Originally posted July 18, 2009:
I’m a newsman, a reporter. I always have been and always will be. I haven’t made my living in that trade for more than ten years now, but still, I am one. I didn’t have much of an audience for the hand-printed newspapers I put together when I was twelve or so, but even then I was a newsman (or newskid, if you will). As someone whose life is tied to the news – and that will always be the case, even if I never work another minute in the industry – there are those who have influenced me on my path.
Chief among those is DQ, my first real-world editor at the Monticello Times. DQ taught me almost everything I know about newspapering in a small town. Explicitly, through his instruction, and implicitly, through his behavior and demeanor, he showed me how to be what I eventually realized I’d always wanted to be: a reporter.
The fact that I wanted – and had always wanted – to be a reporter surprised me. Writing – one of the essential portions of reporting – had always been a chore: Until I got a typewriter and mastered it, my thoughts moved far too fast for my horrid handwriting to keep pace. And even with more and more modern tools, there still are days when writing is hard work. Add to that the tasks of first, going out and talking to strangers to learn what they know and think and second, finding a way to tell all of that to an audience, and reporting is a craft that can be complex and scary. And I’ve wondered from time to time where that impulse arose: Who or what in my youth made me – despite my dread of writing and my uneasiness as having to face strangers throughout the process – want to be a reporter?
I think I got my answer last evening, and that answer – as delayed as its realization might have been – was ultimately as unsurprising as the sunrise. My inspiration was Walter Cronkite, the grand man of television news who died yesterday at the age of ninety-two. From World War II through the Iranian hostage crisis of the later 1970s and early 1980s, Cronkite was first and foremost a reporter, even during the nineteen years when he was the anchor for the CBS Evening News.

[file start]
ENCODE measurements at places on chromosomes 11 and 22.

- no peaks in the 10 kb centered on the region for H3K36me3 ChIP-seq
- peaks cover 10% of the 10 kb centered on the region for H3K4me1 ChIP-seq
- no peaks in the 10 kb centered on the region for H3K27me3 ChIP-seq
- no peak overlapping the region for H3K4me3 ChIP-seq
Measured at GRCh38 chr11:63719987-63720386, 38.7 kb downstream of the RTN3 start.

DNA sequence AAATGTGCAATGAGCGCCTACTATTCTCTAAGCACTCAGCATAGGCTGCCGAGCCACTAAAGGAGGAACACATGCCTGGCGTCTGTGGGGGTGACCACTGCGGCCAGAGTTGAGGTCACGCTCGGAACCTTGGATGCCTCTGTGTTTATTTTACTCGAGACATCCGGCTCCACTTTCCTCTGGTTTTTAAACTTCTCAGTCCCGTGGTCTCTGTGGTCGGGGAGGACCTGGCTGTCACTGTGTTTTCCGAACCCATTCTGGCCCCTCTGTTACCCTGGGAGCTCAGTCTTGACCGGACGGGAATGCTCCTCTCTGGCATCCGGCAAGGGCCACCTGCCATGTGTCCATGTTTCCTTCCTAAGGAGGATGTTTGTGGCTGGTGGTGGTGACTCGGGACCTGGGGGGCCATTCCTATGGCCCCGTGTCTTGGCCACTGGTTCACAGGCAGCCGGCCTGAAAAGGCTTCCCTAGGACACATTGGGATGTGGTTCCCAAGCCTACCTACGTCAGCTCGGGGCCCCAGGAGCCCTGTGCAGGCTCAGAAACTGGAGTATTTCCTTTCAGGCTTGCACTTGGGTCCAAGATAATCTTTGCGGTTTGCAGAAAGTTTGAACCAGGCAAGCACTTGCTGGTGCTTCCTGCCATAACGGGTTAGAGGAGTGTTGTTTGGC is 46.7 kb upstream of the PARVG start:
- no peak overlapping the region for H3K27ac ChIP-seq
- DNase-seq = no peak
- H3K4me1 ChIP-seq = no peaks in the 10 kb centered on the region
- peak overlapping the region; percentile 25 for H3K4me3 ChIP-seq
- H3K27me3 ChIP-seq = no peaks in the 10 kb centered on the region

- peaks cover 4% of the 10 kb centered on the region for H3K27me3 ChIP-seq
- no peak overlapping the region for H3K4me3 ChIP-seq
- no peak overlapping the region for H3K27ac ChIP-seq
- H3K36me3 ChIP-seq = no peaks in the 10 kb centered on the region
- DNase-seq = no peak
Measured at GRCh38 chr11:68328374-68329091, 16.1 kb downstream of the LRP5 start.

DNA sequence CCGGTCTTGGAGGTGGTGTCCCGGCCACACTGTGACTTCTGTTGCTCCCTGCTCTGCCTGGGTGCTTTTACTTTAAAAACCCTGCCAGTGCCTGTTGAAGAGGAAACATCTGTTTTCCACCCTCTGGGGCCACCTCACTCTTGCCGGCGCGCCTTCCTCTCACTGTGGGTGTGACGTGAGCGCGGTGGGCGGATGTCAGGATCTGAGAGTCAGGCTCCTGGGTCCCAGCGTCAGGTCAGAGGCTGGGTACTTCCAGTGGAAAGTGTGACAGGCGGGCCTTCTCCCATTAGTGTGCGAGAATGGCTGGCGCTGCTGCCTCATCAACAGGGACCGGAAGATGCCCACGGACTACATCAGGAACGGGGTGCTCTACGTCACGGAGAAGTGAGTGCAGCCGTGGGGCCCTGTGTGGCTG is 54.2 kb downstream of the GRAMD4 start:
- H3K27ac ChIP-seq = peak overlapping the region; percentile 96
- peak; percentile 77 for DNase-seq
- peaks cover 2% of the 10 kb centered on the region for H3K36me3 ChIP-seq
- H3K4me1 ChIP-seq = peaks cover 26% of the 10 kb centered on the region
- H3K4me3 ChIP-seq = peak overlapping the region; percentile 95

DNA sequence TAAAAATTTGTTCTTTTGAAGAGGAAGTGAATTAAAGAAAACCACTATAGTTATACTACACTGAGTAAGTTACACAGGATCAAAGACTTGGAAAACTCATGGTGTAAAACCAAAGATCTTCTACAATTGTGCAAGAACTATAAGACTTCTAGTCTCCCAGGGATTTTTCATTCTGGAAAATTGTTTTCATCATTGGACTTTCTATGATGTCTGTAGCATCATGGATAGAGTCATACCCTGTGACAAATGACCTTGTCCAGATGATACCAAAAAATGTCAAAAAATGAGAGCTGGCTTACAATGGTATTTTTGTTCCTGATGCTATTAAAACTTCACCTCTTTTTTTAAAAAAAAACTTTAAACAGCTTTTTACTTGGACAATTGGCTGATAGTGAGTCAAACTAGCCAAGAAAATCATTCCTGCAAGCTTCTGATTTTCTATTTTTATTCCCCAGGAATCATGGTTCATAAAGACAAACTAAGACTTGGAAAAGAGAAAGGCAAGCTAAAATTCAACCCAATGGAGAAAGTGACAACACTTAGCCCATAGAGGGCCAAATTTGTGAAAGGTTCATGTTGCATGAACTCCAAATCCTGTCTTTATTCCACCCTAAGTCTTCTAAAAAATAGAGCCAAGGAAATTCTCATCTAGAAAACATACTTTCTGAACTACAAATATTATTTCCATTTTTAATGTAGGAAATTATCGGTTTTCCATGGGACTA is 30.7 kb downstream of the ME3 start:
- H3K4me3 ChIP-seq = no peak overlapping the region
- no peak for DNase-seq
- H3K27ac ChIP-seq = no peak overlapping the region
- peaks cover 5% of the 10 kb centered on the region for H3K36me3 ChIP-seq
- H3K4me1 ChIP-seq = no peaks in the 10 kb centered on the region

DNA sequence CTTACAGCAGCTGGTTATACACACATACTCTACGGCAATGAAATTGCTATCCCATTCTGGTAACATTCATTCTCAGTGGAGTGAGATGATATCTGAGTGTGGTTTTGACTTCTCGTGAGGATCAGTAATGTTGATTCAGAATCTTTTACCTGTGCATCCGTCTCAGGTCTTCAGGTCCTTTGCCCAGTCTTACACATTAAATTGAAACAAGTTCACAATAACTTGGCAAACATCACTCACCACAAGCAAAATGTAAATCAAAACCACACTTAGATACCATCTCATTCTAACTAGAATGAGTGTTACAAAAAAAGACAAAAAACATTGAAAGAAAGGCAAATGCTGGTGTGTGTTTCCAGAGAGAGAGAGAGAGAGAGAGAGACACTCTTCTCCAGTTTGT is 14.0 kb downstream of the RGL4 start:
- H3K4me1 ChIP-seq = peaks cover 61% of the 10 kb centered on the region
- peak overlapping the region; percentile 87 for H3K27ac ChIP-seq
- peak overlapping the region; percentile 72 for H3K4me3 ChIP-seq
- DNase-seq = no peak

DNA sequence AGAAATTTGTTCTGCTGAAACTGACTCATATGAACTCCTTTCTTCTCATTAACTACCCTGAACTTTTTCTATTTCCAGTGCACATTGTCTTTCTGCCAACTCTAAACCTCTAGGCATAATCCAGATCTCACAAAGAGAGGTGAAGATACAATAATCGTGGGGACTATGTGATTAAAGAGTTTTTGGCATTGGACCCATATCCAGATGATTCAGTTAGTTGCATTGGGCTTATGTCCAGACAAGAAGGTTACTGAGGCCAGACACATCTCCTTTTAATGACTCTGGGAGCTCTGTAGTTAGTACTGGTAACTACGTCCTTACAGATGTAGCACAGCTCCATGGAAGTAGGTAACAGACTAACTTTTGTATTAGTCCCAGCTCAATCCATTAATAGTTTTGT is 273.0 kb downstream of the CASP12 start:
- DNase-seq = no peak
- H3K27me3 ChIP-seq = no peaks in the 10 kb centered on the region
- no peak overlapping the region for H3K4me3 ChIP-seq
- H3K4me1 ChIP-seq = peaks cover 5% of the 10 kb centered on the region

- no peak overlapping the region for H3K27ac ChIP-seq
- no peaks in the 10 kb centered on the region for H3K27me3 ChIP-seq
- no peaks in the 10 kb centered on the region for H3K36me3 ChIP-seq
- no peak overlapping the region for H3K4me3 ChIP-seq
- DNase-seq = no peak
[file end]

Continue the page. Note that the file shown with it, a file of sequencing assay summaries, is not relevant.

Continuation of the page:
That was evident last evening in many of the clips that CNN showed as it covered Cronkite’s death. Among the many on-air moments of his life that were shown last evening, we saw him discussing Vietnam with President John F. Kennedy in the backyard at (one assumes) the Kennedy retreat at Hyannis Port, Massachusetts, and talking about the D-Day invasion with retired general and one-time President Dwight D. Eisenhower in a jeep on the beaches of Normandy, France. We saw him at his anchor desk explaining the intricacies of the Watergate affair in late 1973, delving into a story that did not, at that time in its development, lend itself well to the visual medium that is television news. And we saw perhaps the two most famous moments of Cronkite’s long career: his exultation and relief in July 1969 when the Apollo 11 lunar module Eagle found a safe landing spot on the moon and his controlled shock and grief in November 1963 as he told his viewers of Kennedy’s death in Dallas.
As I watched those clips – all of which I’d seen before and some of which I’d seen at the moment of broadcast – I realized that from the time I began to watch television news (and that was at a very young age, perhaps when I was ten ), I always by choice watched CBS and Cronkite. (Cronkite was followed on CBS, of course, by Dan Rather, who was himself succeeded by Katie Couric. I don’t think much of Couric, but I still watch CBS; brand loyalty dies hard.) I realized as well that it was Cronkite who – without my ever coming close to realizing this before – gave me a model of what a newsman should be: As he reported and presented the news, he was calm, well-spoken (which means he also wrote well), courteous but persistent, interested in just about everything, and a good story-teller.
Cronkite’s passing is truly the end of an era, as has been said many times by many people on CNN and elsewhere in the brief hours since his death. I’ll let others deal with the historical implications and with the contrast of the news environment of, say, 1969 to that of 2009. My reaction is far more personal, and it’s far more intense than I would have expected.
I don’t know that I ever had heroes, even when I was a kid. I don’t think I ever thought of anyone as someone who could do no wrong, which is to me the definition of a hero. Over the years, however, from the time I was very young through my college years (and probably beyond), I did have role models, folks whose best attributes and actions seemed to me worthy of emulation: A couple of them were teachers, for the way they guided me and encouraged me; I’ve written once about Roger Lydeen and I may write about others in the future. Musically, as I’ve also said before, there were Al Hirt, the Beatles and Bob Dylan. As a sports fan, I looked up to Jim Marshall of the Minnesota Vikings. And, as I noted above, I realized last evening – with some surprise and some tears – that Walter Cronkite was on that list as well.
I would imagine that Walter Cronkite shows up on a lot of folks’ similar lists, especially among those of us who consider ourselves newsmen and –women.
And here’s a song whose content has no relation to my topic but whose title fits, today’s Saturday Single:
“I Got The News” by Steely Dan from Aja